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It is astounding to me that we are in this position. The British people made their decision in June 2016, yet here we are in March 2019 debating by how long we should be extending article 50, or even whether we should have a second referendum. We need to get on with this. We need to leave decisively on
It is not just good for democracy to deliver our promises; it is also good for business. If there is a suspension, whether short or long, or a series of suspensions, that will be bad for business planning, whether in manufacturing, clinical trials, life sciences or in the universities sector.
Just look at the EU’s approach to science to see why it is not working now and will not work in future. The clinical trials directive was thought of in 2001 and introduced in 2004. The EU wanted to change it to the clinical trials regulation in 2016. Thus far, it has failed to make that change and we do not know when it will be delivered. The failure to change from the directive to the regulation is holding back trials. If trials do not go ahead, life-saving or life-enhancing treatments will not be invented and brought to market to serve people’s interests.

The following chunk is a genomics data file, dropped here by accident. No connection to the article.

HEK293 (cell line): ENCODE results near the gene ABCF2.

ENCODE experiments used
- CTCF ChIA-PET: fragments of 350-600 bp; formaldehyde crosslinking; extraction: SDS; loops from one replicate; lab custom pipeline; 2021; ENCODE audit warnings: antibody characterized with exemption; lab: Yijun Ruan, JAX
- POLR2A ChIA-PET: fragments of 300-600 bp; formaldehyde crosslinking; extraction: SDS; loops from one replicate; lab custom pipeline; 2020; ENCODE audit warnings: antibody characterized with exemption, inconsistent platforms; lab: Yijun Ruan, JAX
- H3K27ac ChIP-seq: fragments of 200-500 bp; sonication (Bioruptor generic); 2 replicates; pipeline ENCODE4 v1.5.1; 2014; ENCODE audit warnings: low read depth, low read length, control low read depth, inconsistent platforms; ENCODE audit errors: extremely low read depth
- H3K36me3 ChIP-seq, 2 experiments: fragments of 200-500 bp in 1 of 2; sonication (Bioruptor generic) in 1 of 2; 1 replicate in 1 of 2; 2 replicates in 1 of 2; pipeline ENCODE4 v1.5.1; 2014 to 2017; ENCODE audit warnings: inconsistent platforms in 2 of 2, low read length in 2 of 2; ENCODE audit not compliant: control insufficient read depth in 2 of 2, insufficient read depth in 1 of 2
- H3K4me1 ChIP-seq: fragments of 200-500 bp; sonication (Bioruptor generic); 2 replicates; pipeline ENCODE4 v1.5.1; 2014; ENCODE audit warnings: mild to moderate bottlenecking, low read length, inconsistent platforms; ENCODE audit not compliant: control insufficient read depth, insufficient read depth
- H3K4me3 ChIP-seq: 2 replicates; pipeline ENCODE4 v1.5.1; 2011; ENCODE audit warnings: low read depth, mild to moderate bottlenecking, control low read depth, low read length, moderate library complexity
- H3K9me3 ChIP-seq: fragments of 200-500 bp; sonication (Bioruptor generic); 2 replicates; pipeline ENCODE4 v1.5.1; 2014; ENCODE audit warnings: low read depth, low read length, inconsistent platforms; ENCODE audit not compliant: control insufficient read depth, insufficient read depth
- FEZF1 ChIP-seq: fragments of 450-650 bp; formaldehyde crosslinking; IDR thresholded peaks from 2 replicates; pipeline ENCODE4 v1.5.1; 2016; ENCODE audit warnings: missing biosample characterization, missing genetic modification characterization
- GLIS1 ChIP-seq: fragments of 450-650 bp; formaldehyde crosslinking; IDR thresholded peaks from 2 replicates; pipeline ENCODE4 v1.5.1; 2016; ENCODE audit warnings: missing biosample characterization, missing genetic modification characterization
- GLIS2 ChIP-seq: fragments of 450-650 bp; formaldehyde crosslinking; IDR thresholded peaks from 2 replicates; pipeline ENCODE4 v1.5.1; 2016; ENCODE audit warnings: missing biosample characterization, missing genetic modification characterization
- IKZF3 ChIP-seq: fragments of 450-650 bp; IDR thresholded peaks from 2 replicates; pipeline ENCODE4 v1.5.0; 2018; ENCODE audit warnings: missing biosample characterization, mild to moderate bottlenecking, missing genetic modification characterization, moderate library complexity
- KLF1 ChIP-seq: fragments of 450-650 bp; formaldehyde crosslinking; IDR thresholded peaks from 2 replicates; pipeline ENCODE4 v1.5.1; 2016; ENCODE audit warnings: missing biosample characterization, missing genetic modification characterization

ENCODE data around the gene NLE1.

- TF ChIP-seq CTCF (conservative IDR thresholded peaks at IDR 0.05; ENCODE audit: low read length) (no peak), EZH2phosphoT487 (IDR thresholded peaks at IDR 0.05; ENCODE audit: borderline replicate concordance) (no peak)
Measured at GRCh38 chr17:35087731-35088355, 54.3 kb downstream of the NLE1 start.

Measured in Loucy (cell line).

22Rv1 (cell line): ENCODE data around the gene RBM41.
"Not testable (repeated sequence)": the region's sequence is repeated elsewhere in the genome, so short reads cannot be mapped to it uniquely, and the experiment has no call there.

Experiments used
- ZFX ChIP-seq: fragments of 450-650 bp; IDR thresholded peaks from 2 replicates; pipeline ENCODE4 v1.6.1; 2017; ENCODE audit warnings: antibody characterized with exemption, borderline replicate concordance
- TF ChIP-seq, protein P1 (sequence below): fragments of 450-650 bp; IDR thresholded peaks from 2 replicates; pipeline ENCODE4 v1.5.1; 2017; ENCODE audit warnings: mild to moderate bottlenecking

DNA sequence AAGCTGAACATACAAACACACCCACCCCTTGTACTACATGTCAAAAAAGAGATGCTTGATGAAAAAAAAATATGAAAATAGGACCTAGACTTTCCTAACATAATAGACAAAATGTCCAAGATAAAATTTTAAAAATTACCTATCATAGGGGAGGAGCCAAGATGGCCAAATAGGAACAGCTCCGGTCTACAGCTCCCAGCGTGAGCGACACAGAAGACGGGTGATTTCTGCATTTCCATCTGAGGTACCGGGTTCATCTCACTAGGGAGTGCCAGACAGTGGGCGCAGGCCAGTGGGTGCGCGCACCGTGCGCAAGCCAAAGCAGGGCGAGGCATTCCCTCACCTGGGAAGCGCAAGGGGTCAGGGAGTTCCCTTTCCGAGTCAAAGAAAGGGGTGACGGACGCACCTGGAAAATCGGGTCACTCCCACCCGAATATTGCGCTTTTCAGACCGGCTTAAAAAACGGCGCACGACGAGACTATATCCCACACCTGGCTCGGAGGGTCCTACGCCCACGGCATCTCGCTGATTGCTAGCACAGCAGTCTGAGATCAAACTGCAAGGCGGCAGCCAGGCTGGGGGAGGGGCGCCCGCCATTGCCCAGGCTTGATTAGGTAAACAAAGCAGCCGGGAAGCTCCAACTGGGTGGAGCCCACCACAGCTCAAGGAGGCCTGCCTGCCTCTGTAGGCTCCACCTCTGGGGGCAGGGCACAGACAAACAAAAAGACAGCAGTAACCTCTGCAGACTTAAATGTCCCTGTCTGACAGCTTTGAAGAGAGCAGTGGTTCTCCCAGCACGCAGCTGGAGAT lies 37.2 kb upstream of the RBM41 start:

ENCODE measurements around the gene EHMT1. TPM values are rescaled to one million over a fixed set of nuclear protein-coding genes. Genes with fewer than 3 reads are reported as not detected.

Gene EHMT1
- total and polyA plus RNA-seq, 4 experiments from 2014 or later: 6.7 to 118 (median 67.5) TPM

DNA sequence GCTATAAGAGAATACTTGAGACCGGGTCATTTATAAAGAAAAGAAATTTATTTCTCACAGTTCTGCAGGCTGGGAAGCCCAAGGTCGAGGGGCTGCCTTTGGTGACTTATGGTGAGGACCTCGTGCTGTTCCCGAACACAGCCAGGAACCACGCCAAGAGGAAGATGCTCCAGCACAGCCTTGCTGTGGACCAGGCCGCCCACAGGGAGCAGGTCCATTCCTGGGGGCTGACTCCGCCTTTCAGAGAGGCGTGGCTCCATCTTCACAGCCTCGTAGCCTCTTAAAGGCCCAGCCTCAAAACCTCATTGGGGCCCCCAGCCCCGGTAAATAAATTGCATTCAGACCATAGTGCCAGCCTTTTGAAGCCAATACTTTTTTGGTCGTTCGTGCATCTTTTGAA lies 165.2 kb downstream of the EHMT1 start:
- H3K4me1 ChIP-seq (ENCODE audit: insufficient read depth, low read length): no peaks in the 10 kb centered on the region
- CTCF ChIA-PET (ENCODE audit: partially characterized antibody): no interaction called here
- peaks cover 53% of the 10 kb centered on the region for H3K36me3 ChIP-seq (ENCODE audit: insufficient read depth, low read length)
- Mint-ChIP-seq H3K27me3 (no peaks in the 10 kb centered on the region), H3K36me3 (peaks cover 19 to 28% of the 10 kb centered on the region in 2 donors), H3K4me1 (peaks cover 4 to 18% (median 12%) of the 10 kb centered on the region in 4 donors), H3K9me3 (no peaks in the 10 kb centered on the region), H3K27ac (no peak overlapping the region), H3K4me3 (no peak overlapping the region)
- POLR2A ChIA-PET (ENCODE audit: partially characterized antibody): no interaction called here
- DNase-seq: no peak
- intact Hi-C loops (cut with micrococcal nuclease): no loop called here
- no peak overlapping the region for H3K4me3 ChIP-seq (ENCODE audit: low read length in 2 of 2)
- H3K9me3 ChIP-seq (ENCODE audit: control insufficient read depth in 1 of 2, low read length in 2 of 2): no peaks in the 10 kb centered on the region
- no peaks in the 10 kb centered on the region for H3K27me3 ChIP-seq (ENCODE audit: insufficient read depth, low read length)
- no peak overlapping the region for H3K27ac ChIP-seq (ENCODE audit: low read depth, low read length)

The EU is still going in the same direction. Against the advice of the advocate-general, the European Court of Justice decided to treat gene editing as the creation of genetically modified organisms, which means that that technology will be held back in the EU. Professor Nigel Halford said:
“If adopted by the Council and Parliament the decision could set back agbiotech in Europe by another 20 years. We are already a generation behind. Young scientists interested in agbiotech are likely to move to places where common sense and scientific evidence prevail”.
That is not the European Union. I believe the EU is 1950s politics applied to the 21st century. We need to leave on